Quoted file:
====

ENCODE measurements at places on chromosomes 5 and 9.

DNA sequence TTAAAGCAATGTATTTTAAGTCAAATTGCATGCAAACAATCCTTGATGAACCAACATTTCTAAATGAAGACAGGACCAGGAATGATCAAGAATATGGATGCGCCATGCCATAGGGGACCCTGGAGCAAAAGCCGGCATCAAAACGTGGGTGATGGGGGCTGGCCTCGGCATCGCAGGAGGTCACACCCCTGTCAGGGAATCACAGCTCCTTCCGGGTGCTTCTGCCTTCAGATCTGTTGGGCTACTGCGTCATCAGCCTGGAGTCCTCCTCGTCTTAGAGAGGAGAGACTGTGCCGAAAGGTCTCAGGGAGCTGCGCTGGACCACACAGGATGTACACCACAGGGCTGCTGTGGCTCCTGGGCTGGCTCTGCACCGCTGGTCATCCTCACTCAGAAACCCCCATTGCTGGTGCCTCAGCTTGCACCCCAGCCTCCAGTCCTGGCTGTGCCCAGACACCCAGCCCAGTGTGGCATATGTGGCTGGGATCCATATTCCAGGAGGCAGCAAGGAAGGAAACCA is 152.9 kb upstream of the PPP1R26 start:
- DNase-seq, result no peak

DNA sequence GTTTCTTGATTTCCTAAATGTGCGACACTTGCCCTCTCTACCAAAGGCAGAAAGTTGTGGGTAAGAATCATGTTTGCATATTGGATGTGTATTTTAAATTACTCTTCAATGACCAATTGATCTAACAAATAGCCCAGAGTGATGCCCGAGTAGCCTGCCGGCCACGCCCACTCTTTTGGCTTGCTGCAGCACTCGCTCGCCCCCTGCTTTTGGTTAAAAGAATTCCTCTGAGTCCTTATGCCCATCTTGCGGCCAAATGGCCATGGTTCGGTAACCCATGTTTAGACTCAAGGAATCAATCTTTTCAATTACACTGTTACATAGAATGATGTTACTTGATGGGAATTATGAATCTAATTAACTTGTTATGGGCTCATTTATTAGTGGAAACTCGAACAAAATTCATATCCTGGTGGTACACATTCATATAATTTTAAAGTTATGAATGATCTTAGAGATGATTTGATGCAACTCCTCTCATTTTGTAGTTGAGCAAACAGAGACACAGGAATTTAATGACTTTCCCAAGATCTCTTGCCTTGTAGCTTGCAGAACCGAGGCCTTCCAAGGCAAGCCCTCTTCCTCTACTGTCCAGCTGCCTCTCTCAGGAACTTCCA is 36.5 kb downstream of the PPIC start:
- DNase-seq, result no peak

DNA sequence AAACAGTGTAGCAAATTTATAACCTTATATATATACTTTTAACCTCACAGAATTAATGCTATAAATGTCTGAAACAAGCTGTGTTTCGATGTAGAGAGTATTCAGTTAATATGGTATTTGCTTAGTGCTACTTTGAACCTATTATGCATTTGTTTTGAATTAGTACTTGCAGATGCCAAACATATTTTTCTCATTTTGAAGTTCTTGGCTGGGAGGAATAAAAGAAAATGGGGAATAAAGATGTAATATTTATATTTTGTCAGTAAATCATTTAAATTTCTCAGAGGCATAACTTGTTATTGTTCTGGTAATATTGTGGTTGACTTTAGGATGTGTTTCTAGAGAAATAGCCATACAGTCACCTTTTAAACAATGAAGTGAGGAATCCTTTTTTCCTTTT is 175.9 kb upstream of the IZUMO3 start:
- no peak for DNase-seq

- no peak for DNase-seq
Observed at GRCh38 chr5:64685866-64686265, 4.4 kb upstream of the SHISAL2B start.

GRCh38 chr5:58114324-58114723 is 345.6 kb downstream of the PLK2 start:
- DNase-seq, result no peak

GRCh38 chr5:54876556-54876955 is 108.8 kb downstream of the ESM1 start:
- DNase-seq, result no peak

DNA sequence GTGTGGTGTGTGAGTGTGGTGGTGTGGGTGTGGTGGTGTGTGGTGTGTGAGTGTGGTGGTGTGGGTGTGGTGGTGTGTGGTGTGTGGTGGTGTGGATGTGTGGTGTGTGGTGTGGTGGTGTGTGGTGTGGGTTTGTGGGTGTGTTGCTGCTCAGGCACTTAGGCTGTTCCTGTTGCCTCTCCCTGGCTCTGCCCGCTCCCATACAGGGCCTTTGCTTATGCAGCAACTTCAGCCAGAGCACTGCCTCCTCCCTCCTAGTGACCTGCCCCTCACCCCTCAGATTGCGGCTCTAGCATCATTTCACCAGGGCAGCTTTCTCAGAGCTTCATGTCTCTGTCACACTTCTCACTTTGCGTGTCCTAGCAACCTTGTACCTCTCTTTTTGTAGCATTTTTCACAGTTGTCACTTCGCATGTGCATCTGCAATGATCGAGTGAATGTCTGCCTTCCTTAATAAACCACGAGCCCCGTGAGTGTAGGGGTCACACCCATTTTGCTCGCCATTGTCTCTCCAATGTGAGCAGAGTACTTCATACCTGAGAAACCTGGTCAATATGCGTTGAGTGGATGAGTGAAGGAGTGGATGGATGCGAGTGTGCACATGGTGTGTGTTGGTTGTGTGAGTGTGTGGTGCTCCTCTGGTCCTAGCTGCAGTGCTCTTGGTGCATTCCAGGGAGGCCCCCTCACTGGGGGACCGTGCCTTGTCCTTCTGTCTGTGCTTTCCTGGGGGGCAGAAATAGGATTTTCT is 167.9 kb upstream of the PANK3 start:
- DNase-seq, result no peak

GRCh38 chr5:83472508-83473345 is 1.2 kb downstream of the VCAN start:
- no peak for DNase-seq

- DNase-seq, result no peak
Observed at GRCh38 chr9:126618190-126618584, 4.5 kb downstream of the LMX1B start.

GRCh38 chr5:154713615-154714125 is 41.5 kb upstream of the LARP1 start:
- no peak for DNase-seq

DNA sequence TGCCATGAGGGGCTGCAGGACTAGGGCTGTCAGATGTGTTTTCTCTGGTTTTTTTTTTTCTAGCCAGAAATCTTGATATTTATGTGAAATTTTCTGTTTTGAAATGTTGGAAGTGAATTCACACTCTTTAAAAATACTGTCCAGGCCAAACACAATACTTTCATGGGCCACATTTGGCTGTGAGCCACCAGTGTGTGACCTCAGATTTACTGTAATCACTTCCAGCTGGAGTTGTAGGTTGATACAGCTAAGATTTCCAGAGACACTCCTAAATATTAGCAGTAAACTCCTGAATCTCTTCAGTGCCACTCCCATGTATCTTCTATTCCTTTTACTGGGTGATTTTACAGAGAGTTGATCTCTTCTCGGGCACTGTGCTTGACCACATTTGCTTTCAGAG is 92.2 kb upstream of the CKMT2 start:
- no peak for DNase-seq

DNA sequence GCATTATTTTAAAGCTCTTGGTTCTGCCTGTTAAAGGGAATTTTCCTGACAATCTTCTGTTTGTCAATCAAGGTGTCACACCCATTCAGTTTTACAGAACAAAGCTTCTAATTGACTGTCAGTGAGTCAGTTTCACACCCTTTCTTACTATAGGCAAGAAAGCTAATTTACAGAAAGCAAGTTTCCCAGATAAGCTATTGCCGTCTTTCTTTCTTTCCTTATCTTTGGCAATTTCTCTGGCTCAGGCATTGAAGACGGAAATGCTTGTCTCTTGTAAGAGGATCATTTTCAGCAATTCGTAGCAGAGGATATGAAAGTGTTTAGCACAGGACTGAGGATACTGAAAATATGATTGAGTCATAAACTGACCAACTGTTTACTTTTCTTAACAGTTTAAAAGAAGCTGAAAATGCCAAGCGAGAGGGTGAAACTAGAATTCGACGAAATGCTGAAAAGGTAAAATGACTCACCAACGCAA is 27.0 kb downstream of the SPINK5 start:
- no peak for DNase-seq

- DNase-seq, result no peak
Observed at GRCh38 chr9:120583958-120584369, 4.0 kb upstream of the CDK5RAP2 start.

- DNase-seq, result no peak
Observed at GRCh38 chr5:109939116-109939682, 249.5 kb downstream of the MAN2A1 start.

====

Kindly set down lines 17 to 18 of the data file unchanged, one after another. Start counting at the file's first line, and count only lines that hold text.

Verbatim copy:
- no peak for DNase-seq

- DNase-seq, result no peak